Week In Review: Semiconductor Manufacturing, Test

U.S. AI rules; China weighs rare earth export ban; Russian drone fund; IC manufacturing equipment sales hit all-time record in 2022; human first, computer last.


U.S. Senate Majority Leader Chuck Schumer said he launched an effort to establish rules on artificial intelligence to address national security and education concerns, Reuters reported. “Time is of the essence to get ahead of this powerful new technology to prevent potentially wide-ranging damage to society and national security and instead put it to positive use by advancing strong, bipartisan legislation,” Schumer said.

Meanwhile, China may be considering prohibiting exports of certain rare-earth magnet technology in a move that would counter the U.S.’s advantage in the high-tech arena, Nikkei Asia reports. There also are proposed provisions that would prohibit or limit exports of alloy technology for making high-performance magnets derived from rare earth metals.

Intel Foundry Services (IFS) and Arm announced an agreement that will enable chip designers to build low-power compute SoCs on the Intel 18A process. The collaboration will focus on mobile SoC designs first, but allows for potential design expansion into automotive, IoT, data center, aerospace, and government applications. In addition, Rambus has joined the IFS Accelerator IP Alliance.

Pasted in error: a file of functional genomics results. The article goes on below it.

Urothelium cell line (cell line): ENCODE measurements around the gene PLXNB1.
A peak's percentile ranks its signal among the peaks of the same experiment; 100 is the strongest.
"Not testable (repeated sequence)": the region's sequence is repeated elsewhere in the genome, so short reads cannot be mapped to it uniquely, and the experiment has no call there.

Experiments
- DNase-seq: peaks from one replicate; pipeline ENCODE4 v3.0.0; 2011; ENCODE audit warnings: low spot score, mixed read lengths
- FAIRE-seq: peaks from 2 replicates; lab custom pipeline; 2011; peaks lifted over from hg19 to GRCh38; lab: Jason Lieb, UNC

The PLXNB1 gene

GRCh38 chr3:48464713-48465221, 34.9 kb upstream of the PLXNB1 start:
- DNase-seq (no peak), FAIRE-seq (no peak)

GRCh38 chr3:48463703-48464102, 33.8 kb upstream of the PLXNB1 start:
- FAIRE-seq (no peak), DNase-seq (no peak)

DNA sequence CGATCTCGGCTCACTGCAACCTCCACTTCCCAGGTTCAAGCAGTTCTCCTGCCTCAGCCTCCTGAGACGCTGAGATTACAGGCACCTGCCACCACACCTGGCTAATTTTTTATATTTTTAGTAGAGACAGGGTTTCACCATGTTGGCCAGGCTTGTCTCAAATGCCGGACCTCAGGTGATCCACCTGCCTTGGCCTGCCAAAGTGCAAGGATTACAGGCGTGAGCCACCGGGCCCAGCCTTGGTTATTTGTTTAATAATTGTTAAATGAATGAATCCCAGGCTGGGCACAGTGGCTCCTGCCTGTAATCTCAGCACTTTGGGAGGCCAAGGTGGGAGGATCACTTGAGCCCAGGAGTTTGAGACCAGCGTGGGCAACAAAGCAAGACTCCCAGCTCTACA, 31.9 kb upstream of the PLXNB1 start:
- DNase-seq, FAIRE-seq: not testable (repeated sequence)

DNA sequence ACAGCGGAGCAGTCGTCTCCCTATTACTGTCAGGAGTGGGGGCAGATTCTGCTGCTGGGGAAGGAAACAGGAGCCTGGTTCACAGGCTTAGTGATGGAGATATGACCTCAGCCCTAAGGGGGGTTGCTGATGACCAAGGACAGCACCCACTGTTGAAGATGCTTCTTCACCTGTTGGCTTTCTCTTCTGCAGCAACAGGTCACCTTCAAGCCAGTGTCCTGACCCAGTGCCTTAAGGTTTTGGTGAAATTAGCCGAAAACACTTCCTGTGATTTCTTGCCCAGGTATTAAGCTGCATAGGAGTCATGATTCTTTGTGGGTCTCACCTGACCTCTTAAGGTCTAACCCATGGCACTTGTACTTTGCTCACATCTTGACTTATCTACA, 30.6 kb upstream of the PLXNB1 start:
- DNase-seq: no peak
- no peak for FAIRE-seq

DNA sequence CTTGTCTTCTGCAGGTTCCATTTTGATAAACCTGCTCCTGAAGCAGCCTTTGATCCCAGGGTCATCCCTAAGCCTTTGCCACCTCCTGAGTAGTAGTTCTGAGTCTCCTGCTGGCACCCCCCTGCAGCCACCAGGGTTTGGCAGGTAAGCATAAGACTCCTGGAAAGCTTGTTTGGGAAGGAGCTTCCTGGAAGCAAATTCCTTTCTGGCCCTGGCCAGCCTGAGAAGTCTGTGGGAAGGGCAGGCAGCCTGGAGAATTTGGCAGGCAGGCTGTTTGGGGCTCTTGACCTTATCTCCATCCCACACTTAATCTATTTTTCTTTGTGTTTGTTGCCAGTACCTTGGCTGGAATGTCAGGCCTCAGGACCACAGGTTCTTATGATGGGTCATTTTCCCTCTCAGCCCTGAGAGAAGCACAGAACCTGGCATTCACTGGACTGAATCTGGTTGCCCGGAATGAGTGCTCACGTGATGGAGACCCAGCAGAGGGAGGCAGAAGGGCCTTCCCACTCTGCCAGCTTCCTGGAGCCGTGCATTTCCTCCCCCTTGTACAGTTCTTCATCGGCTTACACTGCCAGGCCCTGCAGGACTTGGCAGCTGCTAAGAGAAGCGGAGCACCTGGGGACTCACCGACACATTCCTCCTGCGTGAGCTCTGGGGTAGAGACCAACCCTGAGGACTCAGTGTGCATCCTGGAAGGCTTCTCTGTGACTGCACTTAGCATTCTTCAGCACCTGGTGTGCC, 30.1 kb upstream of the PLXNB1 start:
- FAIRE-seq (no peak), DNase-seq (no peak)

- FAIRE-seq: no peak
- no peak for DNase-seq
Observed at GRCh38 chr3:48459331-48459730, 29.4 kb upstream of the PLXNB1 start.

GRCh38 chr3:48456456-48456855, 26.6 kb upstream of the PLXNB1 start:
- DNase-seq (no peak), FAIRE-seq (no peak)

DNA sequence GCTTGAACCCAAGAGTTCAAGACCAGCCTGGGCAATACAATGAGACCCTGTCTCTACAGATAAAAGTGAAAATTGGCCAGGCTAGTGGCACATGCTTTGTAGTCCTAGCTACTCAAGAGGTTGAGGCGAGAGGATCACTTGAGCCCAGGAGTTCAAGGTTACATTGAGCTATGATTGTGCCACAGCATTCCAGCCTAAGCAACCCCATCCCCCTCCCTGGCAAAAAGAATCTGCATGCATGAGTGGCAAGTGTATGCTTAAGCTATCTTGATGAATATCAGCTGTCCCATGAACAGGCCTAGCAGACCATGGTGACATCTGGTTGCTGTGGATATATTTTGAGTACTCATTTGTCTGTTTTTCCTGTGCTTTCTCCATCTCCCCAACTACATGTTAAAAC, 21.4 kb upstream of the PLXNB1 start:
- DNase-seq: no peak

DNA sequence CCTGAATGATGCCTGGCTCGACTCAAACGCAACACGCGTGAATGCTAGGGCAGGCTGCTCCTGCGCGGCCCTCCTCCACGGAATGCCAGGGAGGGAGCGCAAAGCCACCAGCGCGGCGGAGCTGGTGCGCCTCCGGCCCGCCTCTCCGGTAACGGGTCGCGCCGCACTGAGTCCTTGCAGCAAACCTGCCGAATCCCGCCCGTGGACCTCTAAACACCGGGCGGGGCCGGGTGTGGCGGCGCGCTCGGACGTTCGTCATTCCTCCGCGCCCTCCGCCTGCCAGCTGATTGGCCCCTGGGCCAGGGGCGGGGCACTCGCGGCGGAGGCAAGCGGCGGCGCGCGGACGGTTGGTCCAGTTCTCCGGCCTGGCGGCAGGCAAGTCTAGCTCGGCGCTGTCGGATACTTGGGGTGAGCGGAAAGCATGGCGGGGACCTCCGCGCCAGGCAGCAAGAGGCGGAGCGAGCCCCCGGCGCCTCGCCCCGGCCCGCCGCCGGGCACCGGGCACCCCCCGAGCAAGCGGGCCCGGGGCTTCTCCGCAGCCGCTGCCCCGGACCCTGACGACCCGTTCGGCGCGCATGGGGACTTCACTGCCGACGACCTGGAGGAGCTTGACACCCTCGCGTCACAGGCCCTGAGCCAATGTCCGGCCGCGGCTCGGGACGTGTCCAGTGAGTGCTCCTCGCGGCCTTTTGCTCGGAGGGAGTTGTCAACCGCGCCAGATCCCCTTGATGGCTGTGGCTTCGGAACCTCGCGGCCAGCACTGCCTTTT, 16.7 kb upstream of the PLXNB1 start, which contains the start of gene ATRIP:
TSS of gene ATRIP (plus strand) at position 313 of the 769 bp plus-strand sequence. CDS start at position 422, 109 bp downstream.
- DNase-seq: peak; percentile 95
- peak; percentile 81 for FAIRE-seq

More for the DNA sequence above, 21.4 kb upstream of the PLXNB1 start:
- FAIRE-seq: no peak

China is the leading patent holder for alternatives to lithium ion batteries, most notably sodium ion batteries, a Nikkei Asia analysis shows. Chinese companies are expected to begin producing sodium ion batteries by the end of this year. Sodium ion batteries have lower capacity than lithium ion batteries, but they are much less expensive. Japan is the No. 2 patent holder, followed by the U.S. and South Korea.

Japan’s industry ministry is finalizing a plan to provide state-backed chip maker Rapidus an additional 300 billion yen ($2.27 billion) in funding to build a semiconductor plant in the northern island of Hokkaido. Rapidus previously secured an initial 70 billion yen funding from the government. In related news, Rapidus recently became an imec core partner for 2nm development.

Renesas produced its first microcontroller (MCU) based on 22nm process technology, using a smaller die area for the same functionality.

Russia’s National Technology Initiative (NTI) has established a joint venture fund to invest in drones and microchips amid shortages exposed by the war in Ukraine. NTI Venture Funding is expected to invest 6.4 billion rubles ($82.2 million) into 20 domestic projects by 2029, including unmanned aviation, microelectronics, robotics, wireless communication, and cargo delivery. Russia has faced a microchip deficit since invading Ukraine, because key exporters — the United States, the European Union, and Japan — embargoed supplies to Russia as part of sanctions.

In an interview with MoneyControl, Tata Institute of Fundamental Research (TIFR) scientist Rajamani Vijayaraghavan says India is lagging in quantum computing, but can catch up.

New Origin, which spun out of the University of Twente’s MESA+ NanoLab, has secured €6 million/USD 6.6 million in funding from PhotonDelta – a cross-border ecosystem of photonic chip technology organization, with the goal of creating a world-leading photonics industry in the Netherlands. The money will be used to create the Netherland’s first independent photonic chips foundry that produces silicon nitride chips.